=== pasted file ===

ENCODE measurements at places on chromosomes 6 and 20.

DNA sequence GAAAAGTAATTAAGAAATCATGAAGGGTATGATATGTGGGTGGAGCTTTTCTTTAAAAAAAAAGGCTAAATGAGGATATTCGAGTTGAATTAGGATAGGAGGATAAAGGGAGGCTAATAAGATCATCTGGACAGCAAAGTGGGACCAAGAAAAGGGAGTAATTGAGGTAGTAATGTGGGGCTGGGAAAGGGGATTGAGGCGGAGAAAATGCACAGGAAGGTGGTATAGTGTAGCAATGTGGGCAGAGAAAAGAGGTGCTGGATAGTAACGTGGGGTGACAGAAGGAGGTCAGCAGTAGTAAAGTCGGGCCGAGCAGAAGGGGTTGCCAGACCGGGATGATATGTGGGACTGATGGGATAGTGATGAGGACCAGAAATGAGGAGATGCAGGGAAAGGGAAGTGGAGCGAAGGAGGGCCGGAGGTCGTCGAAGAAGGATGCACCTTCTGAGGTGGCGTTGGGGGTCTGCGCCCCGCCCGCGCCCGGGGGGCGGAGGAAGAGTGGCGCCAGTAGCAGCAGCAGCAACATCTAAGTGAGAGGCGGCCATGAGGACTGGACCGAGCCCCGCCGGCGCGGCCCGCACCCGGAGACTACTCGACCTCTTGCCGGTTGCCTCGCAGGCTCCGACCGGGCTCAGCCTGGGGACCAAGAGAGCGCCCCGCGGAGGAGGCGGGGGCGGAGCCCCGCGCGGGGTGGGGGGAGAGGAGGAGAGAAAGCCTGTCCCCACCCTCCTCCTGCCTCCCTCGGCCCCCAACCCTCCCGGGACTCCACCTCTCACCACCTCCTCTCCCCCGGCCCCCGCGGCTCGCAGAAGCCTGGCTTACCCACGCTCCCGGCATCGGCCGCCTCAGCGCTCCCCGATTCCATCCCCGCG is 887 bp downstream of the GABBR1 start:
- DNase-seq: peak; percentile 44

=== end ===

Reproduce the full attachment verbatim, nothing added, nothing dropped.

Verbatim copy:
ENCODE measurements at places on chromosomes 6 and 20.

DNA sequence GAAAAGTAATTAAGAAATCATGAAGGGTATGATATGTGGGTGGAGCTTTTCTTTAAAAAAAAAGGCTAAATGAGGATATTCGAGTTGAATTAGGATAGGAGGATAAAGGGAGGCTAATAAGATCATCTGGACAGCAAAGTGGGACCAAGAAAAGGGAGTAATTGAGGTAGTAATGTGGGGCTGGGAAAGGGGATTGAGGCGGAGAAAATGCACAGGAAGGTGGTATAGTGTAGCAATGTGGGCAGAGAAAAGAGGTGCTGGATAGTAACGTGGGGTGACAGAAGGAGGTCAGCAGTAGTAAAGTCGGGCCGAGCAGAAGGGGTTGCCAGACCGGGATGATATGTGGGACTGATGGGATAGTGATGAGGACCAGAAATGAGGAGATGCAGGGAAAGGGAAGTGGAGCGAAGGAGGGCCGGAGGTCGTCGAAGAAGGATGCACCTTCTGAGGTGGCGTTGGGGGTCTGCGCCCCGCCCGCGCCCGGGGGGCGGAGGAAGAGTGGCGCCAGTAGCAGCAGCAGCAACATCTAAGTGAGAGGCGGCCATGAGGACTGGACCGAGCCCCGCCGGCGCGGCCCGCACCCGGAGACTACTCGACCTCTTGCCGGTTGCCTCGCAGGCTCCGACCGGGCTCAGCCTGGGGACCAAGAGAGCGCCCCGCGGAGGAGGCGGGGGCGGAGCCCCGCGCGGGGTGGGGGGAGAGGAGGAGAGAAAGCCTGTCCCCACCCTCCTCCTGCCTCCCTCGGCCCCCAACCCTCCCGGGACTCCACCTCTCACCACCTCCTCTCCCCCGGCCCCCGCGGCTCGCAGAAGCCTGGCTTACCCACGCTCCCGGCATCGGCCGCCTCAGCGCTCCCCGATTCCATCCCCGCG is 887 bp downstream of the GABBR1 start:
- DNase-seq: peak; percentile 44